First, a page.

'None of the other children called me nasty names and the boys accepted me as a girl. A few of them kept calling me by my old boy’s name, but I didn’t mind because it takes time to get used to something new. I have a small group of close friends — all girls — who would look after me if anyone tried to pick on me, so I’m not worried. I have as much acceptance as I need.’
But does she? The day we meet she is not in school, though she longs to be, but at home. She tells me she has been in hiding since her real gender became public knowledge, turning her family’s life into ‘a circus’.
Some disgruntled parents at Livvy’s school were so outraged they hadn’t been informed of the situation by letter before the assembly that they went to the local paper to vent their anger. The story quickly went global.
One parent reportedly said: ‘We are not against the child. It’s the children being asked to treat her differently and watch a transgender video without parents knowing.
'My children came home and said: “What are genitals?” ’
A minority, however, have been far more vicious, posting online comments about Livvy’s ‘freak family’. Meanwhile, a debate rages as to whether her symptoms are a result of a medical condition or due to the way she has been brought up.
Gender dysphoria, also known as gender identity disorder and transgenderism, is classed as a psychiatric condition, but recent studies suggest it has much to do with biological development.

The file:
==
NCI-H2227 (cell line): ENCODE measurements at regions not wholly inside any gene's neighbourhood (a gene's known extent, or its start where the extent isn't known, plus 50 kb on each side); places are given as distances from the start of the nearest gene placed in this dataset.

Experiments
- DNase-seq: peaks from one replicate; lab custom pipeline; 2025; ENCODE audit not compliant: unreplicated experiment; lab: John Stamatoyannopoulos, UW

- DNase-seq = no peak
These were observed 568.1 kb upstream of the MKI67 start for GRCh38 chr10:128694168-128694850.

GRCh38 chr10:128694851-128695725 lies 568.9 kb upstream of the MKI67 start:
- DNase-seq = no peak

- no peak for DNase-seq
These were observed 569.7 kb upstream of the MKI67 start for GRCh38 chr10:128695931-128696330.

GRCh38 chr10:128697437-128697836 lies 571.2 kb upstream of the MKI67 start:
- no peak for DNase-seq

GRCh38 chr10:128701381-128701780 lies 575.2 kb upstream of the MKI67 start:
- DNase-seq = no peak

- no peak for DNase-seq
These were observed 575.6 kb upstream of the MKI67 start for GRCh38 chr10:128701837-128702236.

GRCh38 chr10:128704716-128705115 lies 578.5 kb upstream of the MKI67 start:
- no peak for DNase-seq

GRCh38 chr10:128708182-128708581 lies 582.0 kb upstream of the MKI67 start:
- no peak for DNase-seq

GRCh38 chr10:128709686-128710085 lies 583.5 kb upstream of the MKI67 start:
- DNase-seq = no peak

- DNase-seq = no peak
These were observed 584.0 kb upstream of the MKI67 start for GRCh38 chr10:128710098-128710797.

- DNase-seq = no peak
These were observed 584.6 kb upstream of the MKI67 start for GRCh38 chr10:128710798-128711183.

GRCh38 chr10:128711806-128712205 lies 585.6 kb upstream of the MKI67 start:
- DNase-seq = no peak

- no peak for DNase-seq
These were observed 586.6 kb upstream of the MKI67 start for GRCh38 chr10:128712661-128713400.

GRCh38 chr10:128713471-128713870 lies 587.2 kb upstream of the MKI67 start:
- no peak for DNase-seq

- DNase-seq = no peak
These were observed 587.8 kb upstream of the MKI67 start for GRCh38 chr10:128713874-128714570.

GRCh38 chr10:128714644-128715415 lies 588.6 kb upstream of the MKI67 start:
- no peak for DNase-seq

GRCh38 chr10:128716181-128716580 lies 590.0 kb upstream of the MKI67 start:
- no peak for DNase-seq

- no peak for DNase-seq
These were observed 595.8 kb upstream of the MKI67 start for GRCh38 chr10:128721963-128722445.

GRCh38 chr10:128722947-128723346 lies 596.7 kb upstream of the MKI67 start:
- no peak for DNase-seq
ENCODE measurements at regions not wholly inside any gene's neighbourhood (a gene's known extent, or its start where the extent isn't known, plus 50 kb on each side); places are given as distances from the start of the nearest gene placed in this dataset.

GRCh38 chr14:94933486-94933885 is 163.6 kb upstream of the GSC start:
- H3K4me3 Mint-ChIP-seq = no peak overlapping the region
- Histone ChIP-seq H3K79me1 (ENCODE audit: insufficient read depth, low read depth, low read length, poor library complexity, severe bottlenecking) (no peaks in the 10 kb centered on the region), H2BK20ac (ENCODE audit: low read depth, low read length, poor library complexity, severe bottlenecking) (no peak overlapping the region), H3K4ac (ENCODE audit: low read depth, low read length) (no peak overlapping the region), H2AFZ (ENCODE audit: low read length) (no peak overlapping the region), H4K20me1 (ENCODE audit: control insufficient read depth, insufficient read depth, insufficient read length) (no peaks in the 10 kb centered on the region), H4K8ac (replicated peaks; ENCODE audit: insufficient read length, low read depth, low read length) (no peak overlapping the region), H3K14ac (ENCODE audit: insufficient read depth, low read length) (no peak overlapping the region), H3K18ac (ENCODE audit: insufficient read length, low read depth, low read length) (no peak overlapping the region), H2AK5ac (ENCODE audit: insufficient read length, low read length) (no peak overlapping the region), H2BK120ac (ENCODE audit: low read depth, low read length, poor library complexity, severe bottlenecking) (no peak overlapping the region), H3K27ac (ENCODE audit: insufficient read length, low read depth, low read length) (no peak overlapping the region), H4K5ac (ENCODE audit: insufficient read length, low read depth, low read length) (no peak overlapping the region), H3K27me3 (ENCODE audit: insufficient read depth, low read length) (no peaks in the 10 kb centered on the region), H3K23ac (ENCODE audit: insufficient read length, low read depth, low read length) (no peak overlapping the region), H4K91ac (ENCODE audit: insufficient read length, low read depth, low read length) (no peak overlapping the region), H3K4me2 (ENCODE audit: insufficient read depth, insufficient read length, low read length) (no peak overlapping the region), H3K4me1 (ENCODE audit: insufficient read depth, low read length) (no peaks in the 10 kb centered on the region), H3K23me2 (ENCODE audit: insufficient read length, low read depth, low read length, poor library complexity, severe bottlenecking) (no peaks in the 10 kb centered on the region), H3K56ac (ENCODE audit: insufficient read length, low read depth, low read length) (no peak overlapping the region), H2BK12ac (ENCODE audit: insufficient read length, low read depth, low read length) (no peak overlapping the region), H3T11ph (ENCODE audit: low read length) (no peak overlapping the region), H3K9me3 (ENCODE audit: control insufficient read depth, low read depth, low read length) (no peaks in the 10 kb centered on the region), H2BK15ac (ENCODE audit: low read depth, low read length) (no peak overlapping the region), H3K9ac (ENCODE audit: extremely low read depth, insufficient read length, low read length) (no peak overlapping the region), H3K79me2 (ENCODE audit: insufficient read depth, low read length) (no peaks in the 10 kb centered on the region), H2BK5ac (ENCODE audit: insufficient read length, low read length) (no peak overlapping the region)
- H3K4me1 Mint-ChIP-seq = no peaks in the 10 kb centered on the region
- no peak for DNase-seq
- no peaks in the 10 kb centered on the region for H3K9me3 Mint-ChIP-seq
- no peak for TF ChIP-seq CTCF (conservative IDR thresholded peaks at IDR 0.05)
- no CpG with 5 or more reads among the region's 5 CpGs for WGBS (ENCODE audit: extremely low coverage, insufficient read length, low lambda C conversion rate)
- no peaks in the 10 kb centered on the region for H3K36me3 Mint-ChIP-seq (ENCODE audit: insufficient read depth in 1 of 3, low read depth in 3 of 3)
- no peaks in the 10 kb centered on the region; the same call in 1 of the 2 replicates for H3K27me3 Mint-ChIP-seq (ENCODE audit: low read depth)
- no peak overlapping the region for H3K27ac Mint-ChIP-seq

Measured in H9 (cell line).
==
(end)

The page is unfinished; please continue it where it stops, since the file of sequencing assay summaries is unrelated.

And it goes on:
But is Livvy really a girl trapped in a boy’s body? Could she simply be confused or just a sensitive child who doesn’t fit in with other boys?
It is a stressed mother, but contented child, who open the door to the family’s detached house in Worcester to speak to me, in the hope this interview will lead to greater acceptance.
They have asked for their names to be changed to protect Livvy from bullying, but have agreed to be photographed because mum Saffron hopes that once people see Livvy, she can move forward without fear. They want to put their side of the story rather than allow people to base their judgments on 'disgusting, foul and nasty’ online comments.
Saffron wants to show people she’s not a ‘freak’ who gets some perverse pleasure from dressing her son in a frock and a wig, as some have implied.